Data: without data, IoT-based control systems naturally will not work. Beyond that, however, as devices now generate data that can be harnessed and shipped into enterprise systems, data, and the management and governance of that data is more important than ever. For large-scale deployments, computing at the edge is key, as is the ability to selectively send data to the cloud where it can be analyzed. Separating and managing edge computing (and its complete set of data) is a key differentiator for us and is enhanced with our patented CloudSwitch (which can route data to different clouds – private, public, hybrid, and multi).
Power: Power requirements also range from small to large and need to operate with self-sufficient energy sources. First, we are working on ways to reduce the power requirement through our approach to constrained device computing. Second, we work with partners and customers to identify the right power source for the right implementation (solar, battery, traditional fixed, or “plugged in” power). Energy-efficient communication mechanisms are essential.
Add to these five categories of problem statements the over-riding issue of security.
As one of our advisors – a top expert in cybersecurity in the IoT, Moshe Ferber, said to IoT Evolution World in an interview: “To be successful in an increasingly sophisticated digital-physical world, it’s important to ensure hardware, firmware, software, and networking security is addressed at every level, without slowing down performance, or creating too much complexity. Lack of physical hardening measures, allowing potential attackers to gain sensitive information that can help in a future remote attack or take local control of the device, creates huge risk, so encrypting as much as possible and creating a robust and automatic update process is the new standard.”
Are there still enormous problems to solve in the IoT space? There are, and we can expect those problems to morph as 5G, and LTE networks become more available, as more infrastructure projects become instrumented with sensors, as the socio-economic environment changes, and as the world continues to combat different enemies, including future health crises.
We are solving problems in the IoT to help solve problems in the world – and above all else, I’ve learned in my first half-year at Cloud of Things – that’s what truly inspires us and motivates us to invest, innovate and collaborate. We can make a huge difference in the quality of life for millions – let’s go!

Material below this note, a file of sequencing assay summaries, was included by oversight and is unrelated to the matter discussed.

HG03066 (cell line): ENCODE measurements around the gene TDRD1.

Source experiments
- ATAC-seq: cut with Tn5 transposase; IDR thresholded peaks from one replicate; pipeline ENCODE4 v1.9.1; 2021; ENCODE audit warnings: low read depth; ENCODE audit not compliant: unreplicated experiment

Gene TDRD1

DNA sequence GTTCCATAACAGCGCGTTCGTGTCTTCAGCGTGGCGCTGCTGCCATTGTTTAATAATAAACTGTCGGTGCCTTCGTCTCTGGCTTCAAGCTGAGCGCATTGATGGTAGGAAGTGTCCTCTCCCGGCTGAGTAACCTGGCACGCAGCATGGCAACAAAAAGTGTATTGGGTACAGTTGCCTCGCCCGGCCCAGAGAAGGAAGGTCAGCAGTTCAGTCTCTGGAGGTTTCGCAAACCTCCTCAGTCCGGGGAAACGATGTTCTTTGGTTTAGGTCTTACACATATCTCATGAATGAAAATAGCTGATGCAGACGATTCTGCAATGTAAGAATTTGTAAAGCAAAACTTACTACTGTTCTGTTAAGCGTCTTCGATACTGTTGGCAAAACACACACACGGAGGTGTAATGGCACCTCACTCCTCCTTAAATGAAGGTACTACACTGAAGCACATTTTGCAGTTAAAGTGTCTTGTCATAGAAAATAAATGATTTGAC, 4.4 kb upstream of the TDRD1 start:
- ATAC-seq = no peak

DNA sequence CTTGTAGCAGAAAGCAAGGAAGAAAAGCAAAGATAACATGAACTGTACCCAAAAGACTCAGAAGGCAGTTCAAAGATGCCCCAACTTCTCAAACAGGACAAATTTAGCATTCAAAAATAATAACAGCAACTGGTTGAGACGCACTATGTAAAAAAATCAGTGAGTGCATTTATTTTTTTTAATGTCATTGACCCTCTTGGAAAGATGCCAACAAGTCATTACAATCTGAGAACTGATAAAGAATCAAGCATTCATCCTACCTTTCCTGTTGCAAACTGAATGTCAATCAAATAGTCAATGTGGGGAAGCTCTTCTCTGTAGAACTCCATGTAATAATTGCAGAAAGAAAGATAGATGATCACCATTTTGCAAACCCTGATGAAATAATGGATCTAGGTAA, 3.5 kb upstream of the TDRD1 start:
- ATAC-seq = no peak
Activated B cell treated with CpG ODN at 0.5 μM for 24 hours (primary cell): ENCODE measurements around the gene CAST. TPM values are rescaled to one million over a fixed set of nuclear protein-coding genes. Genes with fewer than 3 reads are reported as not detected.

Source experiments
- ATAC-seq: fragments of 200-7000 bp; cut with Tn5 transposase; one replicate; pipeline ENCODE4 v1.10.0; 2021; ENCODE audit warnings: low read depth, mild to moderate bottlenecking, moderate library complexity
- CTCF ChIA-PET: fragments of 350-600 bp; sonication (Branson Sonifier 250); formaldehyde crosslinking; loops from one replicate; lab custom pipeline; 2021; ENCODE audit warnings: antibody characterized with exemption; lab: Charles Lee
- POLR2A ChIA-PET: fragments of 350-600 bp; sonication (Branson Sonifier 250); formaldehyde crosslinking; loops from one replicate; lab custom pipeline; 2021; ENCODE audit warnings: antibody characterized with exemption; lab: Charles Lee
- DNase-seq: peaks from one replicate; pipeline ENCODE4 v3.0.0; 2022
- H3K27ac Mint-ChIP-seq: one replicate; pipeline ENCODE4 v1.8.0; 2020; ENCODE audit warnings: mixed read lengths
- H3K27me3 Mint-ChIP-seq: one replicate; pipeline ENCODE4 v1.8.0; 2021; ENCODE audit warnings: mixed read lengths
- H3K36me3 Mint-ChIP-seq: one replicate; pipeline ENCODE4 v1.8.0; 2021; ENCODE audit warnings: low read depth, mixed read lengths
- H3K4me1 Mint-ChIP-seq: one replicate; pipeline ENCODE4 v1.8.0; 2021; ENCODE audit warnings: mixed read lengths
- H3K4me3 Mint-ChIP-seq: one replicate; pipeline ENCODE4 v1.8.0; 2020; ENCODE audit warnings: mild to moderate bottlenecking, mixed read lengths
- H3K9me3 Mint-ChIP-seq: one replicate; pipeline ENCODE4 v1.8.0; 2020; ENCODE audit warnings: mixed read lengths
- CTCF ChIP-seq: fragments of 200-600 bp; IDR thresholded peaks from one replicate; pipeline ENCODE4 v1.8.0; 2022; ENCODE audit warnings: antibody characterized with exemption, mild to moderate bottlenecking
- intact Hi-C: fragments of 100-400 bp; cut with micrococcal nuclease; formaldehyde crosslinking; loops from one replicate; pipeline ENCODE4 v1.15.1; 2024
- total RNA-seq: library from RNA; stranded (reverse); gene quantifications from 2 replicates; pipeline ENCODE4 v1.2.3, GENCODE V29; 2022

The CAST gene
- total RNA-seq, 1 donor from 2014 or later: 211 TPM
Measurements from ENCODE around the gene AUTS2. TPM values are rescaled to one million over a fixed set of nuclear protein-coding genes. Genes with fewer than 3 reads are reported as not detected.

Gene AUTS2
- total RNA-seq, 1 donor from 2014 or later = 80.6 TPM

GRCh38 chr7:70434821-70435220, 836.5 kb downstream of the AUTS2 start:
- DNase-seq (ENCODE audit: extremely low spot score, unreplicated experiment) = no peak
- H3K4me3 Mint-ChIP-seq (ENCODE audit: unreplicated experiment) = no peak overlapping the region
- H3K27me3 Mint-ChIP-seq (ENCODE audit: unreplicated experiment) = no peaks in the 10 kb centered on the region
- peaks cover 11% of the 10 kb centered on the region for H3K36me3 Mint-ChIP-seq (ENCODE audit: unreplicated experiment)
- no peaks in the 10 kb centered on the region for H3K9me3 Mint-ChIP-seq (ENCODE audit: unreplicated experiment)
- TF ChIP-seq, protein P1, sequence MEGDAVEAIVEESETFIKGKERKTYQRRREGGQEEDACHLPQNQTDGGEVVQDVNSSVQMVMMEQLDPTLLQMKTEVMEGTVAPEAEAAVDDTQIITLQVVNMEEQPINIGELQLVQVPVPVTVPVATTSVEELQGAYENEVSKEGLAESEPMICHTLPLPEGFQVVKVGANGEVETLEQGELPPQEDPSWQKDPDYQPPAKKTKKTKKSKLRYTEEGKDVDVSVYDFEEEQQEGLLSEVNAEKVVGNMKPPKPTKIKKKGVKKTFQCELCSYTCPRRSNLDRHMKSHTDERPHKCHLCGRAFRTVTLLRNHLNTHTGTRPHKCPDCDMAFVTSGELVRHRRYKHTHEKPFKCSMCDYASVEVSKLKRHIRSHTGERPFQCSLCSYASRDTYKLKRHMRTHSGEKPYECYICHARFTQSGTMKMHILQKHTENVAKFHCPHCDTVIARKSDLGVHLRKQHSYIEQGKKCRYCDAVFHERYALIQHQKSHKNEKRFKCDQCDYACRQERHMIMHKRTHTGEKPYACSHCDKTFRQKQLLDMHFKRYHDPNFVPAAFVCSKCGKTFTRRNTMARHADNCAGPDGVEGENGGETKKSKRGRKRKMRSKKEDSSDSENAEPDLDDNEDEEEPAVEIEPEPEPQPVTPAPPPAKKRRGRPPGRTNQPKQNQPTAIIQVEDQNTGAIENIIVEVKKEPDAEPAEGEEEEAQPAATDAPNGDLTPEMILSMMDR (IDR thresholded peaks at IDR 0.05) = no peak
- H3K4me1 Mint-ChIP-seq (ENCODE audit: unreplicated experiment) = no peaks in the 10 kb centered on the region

Originally posted on LinkedIn
DSP Group and Cloud of Things Combine Forces and Introduce a Fully Managed ULE IoT Cloud Services Gateway
Ultra-Low Energy (ULE), an extension of the Digital Enhanced Cordless Telecommunications (DECT) physical layer specification that supports low power devices, is becoming an increasingly popular approach, promoted by the ULE Alliance as “a way to provide sensors, actuators and other smart devices in the Internet of Things (IoT) with two-way transmission capability over a dedicated frequency band of 1900MHz.”
The collapse of the housing market in North America in 2008, driven in large part by the near-collapse of the economy, is now in the rearview mirror. The market today is healthy and evolving, responding to the impact of COVID-19 in America’s largest cities, which is driving up the prices of luxury homes in the suburbs and more affordable housing for those looking to leave small, cramped apartments and work remotely from larger, affordable apartments as remote working becomes more acceptable to certain businesses.
The Intelligent Edge Just Got Smarter: DeviceTone’s Full Managed ULE Gateway Meets DSP Group’s ULE Module Empowering IoT Innovation
This week, Cloud of Things will be demonstrating the combination of our DeviceTone fully managed IoT cloud services gateway based on DSPG’s ULE module at the International Security Conference & Exposition, also known as ISC West, which runs from July 19-21 at the Sands Expo in Las Vegas.